03/04/2013

What is a Certification of Trust?

Once a person has written a trust, they are left with a rather long document. Trusts can range from a few pages to forty pages or more. Given the burden of lugging around a burdensome document, California law allows for a person to create a certification of trust to provide third-parties in lieu of providing the trust document itself. 

A certification of trust may contain the following information per Prob C § 18100.5(b)

(1) The existence of the trust and date of execution of the trust instrument.

(2) The identity of the settlor or settlors and the currently acting trustee or trustees of the trust.

(3) The powers of the trustee.

(4) The revocability or irrevocability of the trust and the identity of any person holding any power to revoke the trust.

(5) When there are multiple trustees, the signature authority of the trustees, indicating whether all, or less than all, of the currently acting trustees are required to sign in order to exercise various powers of the trustee.

(6) The trust identification number, whether a social security number or an employer identification number.

(7) The manner in which title to trust assets should be taken.

There are two benefits of creating a certification of trust.  First, it is much easier to carry around to due its shorter length than a trust.  Second, the certification of trust maintains the trust's privacy as to distribution specifics, the most confidential part of the trust. One reason why people choose to write trusts is because of the privacy aspect. Generally speaking, a trust document will not become a public record as opposed to a will. A certification of trust ensures that the trust's privacy remains intact. In particular, the relevant part of the statute reads "The certification of trust shall not be required to contain the dispositive provisions of the trust which set forth the distribution of the trust estate." Prob C § 18100.5(d).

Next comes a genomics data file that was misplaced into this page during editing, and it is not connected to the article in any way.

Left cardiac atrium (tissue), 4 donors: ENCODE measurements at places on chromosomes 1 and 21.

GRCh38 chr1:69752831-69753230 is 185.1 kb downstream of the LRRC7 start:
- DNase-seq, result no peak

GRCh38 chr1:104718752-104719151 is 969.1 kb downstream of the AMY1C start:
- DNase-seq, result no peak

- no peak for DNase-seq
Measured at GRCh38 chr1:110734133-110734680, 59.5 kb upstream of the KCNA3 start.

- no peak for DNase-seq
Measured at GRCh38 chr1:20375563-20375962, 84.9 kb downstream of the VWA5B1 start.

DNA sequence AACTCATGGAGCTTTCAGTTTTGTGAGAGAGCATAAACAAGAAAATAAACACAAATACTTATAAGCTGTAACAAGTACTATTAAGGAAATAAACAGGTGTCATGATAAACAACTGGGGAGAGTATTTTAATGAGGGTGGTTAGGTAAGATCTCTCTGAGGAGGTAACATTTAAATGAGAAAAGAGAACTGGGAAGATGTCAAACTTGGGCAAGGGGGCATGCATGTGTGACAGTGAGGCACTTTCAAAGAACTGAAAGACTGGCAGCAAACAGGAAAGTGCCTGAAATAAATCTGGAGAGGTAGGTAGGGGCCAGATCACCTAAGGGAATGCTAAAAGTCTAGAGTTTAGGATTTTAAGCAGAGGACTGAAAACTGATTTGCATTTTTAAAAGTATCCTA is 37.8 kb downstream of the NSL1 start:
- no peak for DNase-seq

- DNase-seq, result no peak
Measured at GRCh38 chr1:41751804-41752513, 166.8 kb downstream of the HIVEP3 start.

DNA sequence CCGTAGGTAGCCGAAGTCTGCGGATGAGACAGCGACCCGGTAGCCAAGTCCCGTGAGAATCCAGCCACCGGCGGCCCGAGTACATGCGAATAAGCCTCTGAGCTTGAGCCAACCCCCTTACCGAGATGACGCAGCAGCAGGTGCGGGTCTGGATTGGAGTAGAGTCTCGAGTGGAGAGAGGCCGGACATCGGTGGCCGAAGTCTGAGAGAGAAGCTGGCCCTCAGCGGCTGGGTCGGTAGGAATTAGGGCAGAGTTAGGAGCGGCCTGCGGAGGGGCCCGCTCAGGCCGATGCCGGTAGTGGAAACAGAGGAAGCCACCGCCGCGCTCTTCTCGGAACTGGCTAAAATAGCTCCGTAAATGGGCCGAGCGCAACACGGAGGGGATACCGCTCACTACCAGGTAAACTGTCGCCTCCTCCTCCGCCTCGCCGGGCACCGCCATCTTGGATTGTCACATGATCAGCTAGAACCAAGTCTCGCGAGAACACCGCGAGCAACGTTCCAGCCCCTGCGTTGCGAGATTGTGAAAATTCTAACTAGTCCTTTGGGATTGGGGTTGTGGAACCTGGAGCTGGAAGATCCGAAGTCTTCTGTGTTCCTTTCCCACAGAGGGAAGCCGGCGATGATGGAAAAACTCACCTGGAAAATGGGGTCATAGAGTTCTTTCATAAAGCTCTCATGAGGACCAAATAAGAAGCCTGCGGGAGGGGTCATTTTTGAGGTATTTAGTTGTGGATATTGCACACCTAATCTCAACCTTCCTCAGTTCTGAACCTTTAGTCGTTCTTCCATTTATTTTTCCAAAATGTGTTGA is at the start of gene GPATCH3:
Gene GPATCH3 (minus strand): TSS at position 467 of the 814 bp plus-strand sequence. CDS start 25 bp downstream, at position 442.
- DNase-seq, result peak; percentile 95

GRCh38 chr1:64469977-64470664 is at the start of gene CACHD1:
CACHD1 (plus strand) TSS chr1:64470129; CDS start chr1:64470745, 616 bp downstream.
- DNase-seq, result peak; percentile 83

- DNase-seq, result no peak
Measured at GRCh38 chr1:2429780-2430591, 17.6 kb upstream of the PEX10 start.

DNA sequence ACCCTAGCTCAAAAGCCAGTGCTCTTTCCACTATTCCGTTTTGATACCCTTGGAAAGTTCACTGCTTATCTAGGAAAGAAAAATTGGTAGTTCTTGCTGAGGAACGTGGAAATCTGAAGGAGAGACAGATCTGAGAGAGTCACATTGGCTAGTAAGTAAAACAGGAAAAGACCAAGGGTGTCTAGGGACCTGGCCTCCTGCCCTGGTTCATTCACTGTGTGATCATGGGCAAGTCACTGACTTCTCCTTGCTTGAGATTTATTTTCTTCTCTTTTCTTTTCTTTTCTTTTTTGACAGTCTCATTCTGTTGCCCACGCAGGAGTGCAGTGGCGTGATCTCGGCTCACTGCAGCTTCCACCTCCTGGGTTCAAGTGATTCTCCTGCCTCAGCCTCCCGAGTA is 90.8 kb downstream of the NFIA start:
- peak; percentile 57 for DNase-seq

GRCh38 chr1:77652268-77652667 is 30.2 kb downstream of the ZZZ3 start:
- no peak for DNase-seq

It is standard practice for an attorney to write a certification of trust for the client along with the trust. This is not particularly difficult for the attorney because the trust contains the required contents of the certification of trust.

If a third-party refuses in bad faith to honor the certification of trust, they may be liable for damages and  attorneys fees. Prob C §18100.5(h).  Thus, the law has teeth to it to deter a third-party from being overly demanding by insisting on seeing the trust document instead of the certification of trust.